What Comes Around
Time seems to trouble artists Jonathan Nelson and Ruben Nusz. In their joint show “Create, Destroy, Repeat,” displayed at the Rosalux Galley from December 1 to 17, Nelson makes the most of it with recycled objects while Nusz kills it—his 3-D Naturaleza Muerte Series #4 features two clocks: one working, one destroyed. Nelson’s recycling extends to his work as host of Radio K’s Some Assembly Required, where he frequently plays songs that use reprocessed sounds, tunes that factor into this art show, as well. Rosalux Gallery, Open Book, 1011 Washington Ave. S., Mpls., 612-747-3942
R&B legend Allen Toussaint, who recently recorded with Elvis Costello and performs at the Dakota Jazz Club & Restaurant on December 17, has come to embody the laid-back, funky rhythms of his native New Orleans. The sultry-voiced Dianne Reeves, who sings at the College of Saint Benedict on December 9 and at the Dakota on December 10, has won four Grammy Awards, the most recent for her work on the soundtrack of Good Night, And Good Luck. • Dakota Jazz Club & Restaurant, 1010 Nicollet Mall, 612-332-1010; College of Saint Benedict, Petters Auditorium, 37 S. College Ave., St. Joseph, 320-363-5777.
The oud (pronounced “ood”) is a short-necked, half-pear-shaped lute of Arab origin whose name derives from al-oud—Arabic for “branch of wood.” In a chamber concert dubbed Caravan of Silk and Jade, musicians of the Saint Paul Chamber Orchestra join players of the oud (and the vina and tabla from India) for a magic carpet ride across the Eastern musical landscape. Concerts on December 7 and 9 in the SPCO’s Music Room culminate in a Bollywood-style jam, a musical East meets West—albeit, one presumes, without the usual wet-sari scenes. • SPCO Center, Historic Hamm Building, 408 St. Peter St., Suite 300, St. Paul, 651-291-1144.
Photo by David Allen
Photo by David Allen
It’s a Bing Deal
Not even Santa can bring Bing Crosby back from the great crooners convention in the sky, but some of Crosby’s most popular songs can be heard again live in Irving Berlin’s White Christmas, the big-budget musical coming to the Ordway Center for the Performing Arts on December 1. The circa 1940s story features showbiz buddies putting on a show in a magical Vermont inn (and hooking up in the process), but the music is the real reason to get nostalgic. • Ordway Center for the Performing Arts, 345 Washington St., St. Paul, 651-224-4222.
The Gift of Laughter
Are you experiencing sleigh rage? An uncontrollable urge to drum the Little Drummer Boy out of town, wring your neighbor’s neck with his icicle lights, and kick the Nutcracker in the you-know-where? You need Christmas: The Other White Holiday, a seasonal satire running all month at the Brave New Workshop Theatre. The holiday hams at the BNW say it’s “for those who like a little wasssup in their wassail,” but really it’s for anyone who thinks an omniscient fat guy in a red suit is just asking for a little friendly fire. • Brave New Workshop Theatre, 2605 Hennepin Ave. S., Mpls., 612-332-6620.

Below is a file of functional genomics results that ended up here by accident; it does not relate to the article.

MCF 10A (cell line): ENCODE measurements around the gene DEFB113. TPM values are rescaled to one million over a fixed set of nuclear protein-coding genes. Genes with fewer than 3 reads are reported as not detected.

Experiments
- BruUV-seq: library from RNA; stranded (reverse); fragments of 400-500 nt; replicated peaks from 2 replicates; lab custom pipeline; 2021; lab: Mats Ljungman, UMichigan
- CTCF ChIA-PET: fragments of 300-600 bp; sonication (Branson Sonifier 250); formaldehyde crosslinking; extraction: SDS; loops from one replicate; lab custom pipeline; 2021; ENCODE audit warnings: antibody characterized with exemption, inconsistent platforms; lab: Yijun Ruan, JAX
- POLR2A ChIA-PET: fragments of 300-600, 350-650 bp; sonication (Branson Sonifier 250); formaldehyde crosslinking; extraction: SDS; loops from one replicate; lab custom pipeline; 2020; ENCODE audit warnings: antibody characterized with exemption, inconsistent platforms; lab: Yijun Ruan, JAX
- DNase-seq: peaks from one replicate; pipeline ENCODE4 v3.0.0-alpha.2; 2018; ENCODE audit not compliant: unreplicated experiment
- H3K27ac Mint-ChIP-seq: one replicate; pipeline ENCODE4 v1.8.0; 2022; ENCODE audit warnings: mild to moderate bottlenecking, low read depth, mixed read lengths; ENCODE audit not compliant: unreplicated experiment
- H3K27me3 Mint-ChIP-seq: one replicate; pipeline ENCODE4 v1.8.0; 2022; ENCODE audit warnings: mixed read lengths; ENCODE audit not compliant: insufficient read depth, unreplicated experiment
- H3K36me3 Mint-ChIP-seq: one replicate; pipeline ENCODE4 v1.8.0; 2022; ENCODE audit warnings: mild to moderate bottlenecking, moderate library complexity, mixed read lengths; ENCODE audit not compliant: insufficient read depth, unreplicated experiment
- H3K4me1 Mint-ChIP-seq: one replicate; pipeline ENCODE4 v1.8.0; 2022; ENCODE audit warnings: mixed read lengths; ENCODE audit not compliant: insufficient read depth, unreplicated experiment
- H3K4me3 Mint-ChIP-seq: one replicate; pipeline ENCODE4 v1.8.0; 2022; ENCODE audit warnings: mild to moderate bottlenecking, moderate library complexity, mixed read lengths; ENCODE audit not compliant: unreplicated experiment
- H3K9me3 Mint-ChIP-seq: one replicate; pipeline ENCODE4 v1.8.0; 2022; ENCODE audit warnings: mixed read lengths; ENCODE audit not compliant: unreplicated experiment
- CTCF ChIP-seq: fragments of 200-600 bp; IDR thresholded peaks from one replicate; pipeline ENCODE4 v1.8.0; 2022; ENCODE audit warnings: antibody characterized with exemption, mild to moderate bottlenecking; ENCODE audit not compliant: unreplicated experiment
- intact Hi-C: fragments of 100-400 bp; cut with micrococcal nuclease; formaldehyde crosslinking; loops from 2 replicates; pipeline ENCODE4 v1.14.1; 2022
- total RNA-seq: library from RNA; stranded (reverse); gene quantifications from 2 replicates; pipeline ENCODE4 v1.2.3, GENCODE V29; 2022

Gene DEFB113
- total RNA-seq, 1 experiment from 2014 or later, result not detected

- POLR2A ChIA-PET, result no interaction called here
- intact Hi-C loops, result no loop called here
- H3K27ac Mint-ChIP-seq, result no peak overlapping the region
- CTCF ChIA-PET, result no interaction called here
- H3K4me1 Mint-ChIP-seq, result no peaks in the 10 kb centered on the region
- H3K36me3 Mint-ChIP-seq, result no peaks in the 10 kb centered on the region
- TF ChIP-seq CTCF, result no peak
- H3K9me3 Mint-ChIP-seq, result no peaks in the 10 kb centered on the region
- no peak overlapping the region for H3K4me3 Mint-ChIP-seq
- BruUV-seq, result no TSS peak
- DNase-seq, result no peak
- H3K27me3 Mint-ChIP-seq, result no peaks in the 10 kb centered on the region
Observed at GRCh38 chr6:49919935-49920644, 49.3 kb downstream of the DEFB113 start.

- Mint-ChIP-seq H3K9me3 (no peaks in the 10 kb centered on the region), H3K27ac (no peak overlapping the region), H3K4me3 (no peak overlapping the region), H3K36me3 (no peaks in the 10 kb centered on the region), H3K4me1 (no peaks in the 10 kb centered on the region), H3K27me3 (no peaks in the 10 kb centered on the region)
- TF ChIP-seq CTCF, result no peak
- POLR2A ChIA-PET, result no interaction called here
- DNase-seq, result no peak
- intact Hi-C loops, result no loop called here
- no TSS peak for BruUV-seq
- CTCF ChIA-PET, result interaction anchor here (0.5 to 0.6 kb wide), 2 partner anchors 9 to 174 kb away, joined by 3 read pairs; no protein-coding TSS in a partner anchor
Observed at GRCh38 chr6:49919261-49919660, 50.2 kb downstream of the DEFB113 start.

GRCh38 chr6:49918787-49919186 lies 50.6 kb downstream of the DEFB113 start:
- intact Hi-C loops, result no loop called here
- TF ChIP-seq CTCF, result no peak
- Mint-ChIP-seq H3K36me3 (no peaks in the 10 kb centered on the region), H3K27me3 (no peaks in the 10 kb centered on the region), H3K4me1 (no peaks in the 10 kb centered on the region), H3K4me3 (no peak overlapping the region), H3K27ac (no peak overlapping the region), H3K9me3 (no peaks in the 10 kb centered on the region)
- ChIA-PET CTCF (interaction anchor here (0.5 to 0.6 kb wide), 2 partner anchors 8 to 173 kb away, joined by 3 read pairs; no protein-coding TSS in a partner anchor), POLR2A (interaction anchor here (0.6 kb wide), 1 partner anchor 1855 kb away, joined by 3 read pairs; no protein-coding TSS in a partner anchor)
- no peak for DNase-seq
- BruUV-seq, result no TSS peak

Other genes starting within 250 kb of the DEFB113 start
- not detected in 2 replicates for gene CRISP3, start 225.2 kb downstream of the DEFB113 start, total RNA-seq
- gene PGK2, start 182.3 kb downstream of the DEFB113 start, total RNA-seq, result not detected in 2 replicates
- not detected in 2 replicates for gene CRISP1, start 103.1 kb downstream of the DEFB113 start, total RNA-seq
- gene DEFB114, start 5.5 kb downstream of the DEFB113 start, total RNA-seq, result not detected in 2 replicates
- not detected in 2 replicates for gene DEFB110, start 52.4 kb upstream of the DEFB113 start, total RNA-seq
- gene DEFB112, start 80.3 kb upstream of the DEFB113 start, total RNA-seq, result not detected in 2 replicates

When holiday stress hits, sometimes all you want to do is dance, and not necessarily to a remix of “Jingle Bell Rock.” So be glad Midwestern-born, San Francisco-based DJ Kaskade returns to town for the tenth time in three years to spin at the Lounge on December 7. Kaskade, who has developed a following around the world, was also the catalyst for the Current’s Guest DJ Sets series on Friday nights. Clearly, he taps into something the Twin Cities wants to hear. • The Lounge, 411 Second Ave. N., Mpls., 612-333-8800.
Aldo Moroni and Erik Sletten emphasize the art in architecture this month at the Bloomington Art Center. Opening December 8, “Impossible Buildings” features Sletten’s colorful, almost comic, work, in which skyscrapers appear to sway, such as Foshay Standing as a Trophy. Moroni’s ceramic cityscapes reflect his interest in animating buildings, as in his Mill City Dance, on display at the Cedar Riverside light-rail station. • Bloomington Art Center, 1800 W. Old Shakopee Rd., Bloomington, 952-563-8587.
It began as a film illustrating the importance of—believe it or not—vanishing wetlands in an effort to protect New Orleans from major flooding. But when Katrina hit, Hurricane on the Bayou became a documentary about the storm’s catastrophic impact on the region, its residents, and the struggle to rebuild. The film, which opens December 22 at the Science Museum of Minnesota’s Omnitheater, follows four musicians on an exploration of the cultural and ecological fabric of New Orleans—before, during, and after the devastation. • Science Museum of Minnesota, 120 W. Kellogg Blvd., St. Paul, 651-221-9444.
Ah, the glory days of radio dramas: a row of microphones, a box of odds and ends for sound effects, and some imagination were practically all they required. This month, the art of listening has been revived. Radio Theater Live! performs the Bing Crosby classic Going My Way at the Bloomington Art Center from December 7 to 17. And the Saint Paul Hotel combines its annual multi-course holiday tea servings with performances of It’s a Wonderful Life: A Live Radio Play from December 18 to 23. • Bloomington Art Center, 1800 W. Old Shakopee Rd., Bloomington, 952-563-8587; Saint Paul Hotel, 350 Market St., St. Paul, 651-292-9292.
Photo by Joan Marcus
Photo by Joan Marcus
George Wendt may have been the agreeable beer nut Norm on television’s Cheers, but his acting is really intoxicating in the intense Twelve Angry Men, playing December 5 to 10 at the State Theatre with Broadway showman Richard Thomas as the lead. The scene is a hot courthouse in the 1950s, and as the 12 jurors battle each other, the tension tells you there’s much more at stake than tastes great versus less filling. State Theatre, 805 Hennepin Ave., Mpls., 612-673-0404